Chambers Fine Art is proud to announce young artists group show Meditation, which opens on November 26th at our Beijing gallery. Five artists are presented in the exhibition: Chen Siping, Dong Yuan, Fu Xiaotong, Lao Tongli, and Wu Wei. With the recent decades of economic growth in China, artists have had to respond to a rapidly changing environment. Surviving the stress and anxiety in this environment, all the while resisting external temptations, has created pitfalls for young Chinese artists, threatening to limit their creativity. Artists are trying find novel ways to move forward; yet, in today’s globalized world, it is challenging to be unique. Moreover, it is very difficult for artists to surpass previous masters in technical skill. Thus, the theme or concept behind the art has become an essential element to foster a breakthrough in creation.
As a result, often the focus of today’s exhibitions is on the social, cultural and historical background of artworks. This provides a comprehensive view, and it also places the work within the historical development of an era. However, for this show, we have chosen a different approach. The young artists presented in our show take their inspiration from their own unique personalities, interests, and daily experiences. What connects them is their working process, a state of meditation or “dreaming” that can be seen as a counter-balance to the anxiety in today’s reality.
Meditation, whether for religious or spiritual purposes, or as a method of relaxation, requires one to focus the mind for a period of time. It is through this focusing, or ‘clearing’ of the mind, that one can create a space that provides stability, and a connection to their true self. For French-American artist Louise Bourgeois, making art was akin to meditation – it was a way to cope with emotion – a tool to keep her sanity in an uncertain world. Indeed, art-making can serve as a means of self-connection, and for certain artists, a way to harness true self-expression.
The artists presented in this exhibition seem to effortlessly, and in some cases purposefully, tap into this state of meditative calm in order to create their art. Their ability to do so is remarkable, given that this is a group of relatively young artists who have grown up experiencing the frenetic, fast-paced changes that have characterized contemporary China. Their works, each with an inherent meticulousness of its own, demand the audience themselves to slow down, to examine from alternate angles, and appreciate over time the individual processes by which these pieces came into being.
Chen Siping’s minimalist architectural forms resemble miniature, industrial cityscapes that are at once stark and elegant. Reminiscent of more agile, less rigid interpretations of Constructivist structures, Chen’s use space creates a balance that reveals architectural elements – a set of stairs, a delicately curved arch – as one makes their way around the piece. The artist’s keen sense for spatial relationships is evident in his work, to the point where the empty space itself becomes an important component of his work.
Dong Yuan’s compositions, by contrast, are devoid of space, and instead filled with a sea of overlapping colors. Upon closer inspection, it is in fact creatures and characters of all kinds populate her canvases, some in human form, others resembling animals or monsters, and all of them with cartoonish sets of eyes staring every which way. It is impossible not to become enveloped by her compositions. Dong Yuan provides the most direct references contemporary society, with her depictions of Chairman Mao on the 100 renminbi note, himself unknowingly comprised of a writhing mass of creatures, representing the greed-obsessed, ‘awful side of human nature’.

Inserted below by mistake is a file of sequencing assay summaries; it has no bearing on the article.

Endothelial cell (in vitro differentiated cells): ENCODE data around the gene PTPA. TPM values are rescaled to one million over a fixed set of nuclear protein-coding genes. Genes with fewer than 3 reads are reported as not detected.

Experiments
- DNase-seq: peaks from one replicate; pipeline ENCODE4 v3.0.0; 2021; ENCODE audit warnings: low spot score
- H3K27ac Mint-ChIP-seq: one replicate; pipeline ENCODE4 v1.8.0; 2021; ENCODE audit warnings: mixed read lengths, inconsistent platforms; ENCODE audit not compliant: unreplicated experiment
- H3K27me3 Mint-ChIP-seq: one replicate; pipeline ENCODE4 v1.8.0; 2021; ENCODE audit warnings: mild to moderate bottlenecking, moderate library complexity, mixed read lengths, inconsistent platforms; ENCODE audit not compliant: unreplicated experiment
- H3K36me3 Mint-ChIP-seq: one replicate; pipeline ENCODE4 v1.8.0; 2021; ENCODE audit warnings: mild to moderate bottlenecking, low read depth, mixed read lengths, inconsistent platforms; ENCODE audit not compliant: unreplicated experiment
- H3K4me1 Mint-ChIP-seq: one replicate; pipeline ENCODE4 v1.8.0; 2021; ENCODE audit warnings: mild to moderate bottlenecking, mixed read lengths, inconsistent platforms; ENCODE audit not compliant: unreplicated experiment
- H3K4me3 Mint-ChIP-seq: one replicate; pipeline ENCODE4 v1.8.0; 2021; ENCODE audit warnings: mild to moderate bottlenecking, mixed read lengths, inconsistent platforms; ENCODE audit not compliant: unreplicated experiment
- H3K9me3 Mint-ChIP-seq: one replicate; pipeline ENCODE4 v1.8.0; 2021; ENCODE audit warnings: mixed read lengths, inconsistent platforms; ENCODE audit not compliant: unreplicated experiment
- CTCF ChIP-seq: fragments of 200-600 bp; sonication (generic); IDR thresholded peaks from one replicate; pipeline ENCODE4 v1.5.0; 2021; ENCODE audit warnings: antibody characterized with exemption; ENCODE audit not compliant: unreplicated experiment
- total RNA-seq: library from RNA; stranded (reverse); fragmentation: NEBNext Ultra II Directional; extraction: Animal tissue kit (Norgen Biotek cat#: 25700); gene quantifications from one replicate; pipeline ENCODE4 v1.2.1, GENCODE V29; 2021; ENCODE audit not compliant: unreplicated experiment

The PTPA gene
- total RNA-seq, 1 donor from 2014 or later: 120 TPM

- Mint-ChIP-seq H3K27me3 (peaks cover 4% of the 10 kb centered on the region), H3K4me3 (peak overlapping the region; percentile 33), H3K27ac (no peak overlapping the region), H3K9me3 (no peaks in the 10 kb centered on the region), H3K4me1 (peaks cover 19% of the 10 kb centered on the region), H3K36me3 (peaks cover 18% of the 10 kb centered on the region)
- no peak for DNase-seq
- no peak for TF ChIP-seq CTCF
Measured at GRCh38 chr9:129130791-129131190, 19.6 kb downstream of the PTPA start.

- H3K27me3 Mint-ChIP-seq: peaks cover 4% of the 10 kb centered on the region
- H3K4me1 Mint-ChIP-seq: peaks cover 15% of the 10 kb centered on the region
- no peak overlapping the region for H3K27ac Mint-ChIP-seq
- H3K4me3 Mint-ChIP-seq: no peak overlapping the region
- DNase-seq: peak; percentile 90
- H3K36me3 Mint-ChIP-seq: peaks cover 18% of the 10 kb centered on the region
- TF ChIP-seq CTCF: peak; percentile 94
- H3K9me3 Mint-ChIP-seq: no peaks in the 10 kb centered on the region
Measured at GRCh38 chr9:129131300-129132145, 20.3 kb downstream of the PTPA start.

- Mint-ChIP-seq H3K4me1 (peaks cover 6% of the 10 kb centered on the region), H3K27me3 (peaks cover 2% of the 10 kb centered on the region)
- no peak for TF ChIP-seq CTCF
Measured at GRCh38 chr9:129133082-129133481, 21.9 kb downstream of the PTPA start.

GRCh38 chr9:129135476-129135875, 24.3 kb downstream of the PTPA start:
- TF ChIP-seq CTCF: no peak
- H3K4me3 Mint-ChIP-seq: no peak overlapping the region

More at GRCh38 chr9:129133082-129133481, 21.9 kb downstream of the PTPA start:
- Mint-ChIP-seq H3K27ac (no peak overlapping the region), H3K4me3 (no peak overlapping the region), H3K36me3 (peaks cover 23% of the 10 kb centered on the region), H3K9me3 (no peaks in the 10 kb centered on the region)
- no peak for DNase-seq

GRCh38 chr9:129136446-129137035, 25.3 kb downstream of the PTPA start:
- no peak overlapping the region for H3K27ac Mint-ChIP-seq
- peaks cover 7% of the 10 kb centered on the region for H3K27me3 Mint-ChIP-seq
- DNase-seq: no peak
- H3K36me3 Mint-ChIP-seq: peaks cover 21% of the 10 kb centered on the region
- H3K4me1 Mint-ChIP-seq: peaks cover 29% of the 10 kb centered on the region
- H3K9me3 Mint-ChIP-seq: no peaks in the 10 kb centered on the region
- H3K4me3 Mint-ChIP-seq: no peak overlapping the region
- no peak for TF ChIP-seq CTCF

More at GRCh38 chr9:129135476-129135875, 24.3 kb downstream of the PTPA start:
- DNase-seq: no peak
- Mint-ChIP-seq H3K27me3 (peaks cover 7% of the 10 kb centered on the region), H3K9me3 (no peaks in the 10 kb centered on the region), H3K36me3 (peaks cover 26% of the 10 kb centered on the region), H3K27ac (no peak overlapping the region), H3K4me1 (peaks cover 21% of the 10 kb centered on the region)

Fu Xiaotong uses a needle to perforate sheets of hand-made xuan paper until landscape images emerge from her carefully orchestrated excavation of the surface of the paper. Working with extreme precision, her creation process becomes akin to meditation, with each repeated movement allowing her to enter a state of pure self-expression.
Lao Tongli works with a traditional Chinese brush, creating webs of overlapping colored lines, immediately bringing to mind natural root systems, blood vessels, or corals, that seem to extend infinitely. Extremely labor-intensive, the artist views his work in part as an exercise in patience, and actively tries to “enjoy the physical labor” involved with his creation process. Mindful of the spiritual connotations in his meditative approach to painting, Lao Tongli tries to “find freedom and nirvana” through his work.
Li Xuwei takes pre-prepared canvases and then uses a burin, or small engraving knife, to etch small lines into the surface. The tiny etches coalesce into undulating mountainous forms, composed of viscous swirls and waves, creating a sense of constant movement. An alternate series of work reveals an elegant and overlapping set of kinetic elliptical swirls, almost Twombly-esque at first glance. Upon closer examination these seemingly fluid strokes are in fact made up of Li’s tiny, etched lines.
Wu Wei presents a diverse set of works, each meticulously executed in its own way. In one, what appears to be a cross-section of magnified cell structures radiate outward, the circular forms becoming intertwined as they ‘grow’ into one another. Wu’s Golden Bodies, according to the artist, ‘signifies the pursuit of Nirvana in Buddhism’. To create this piece, the artist began by tracing the curved outlines of human and animal hairs onto paper, and then applying pigments made of gold powder to the outlines, thereby enlarging each silhouette. After repeating this process over and over, the curved golden lines meld into and on top of one another, creating a delicate, 3-dimensional abstract form.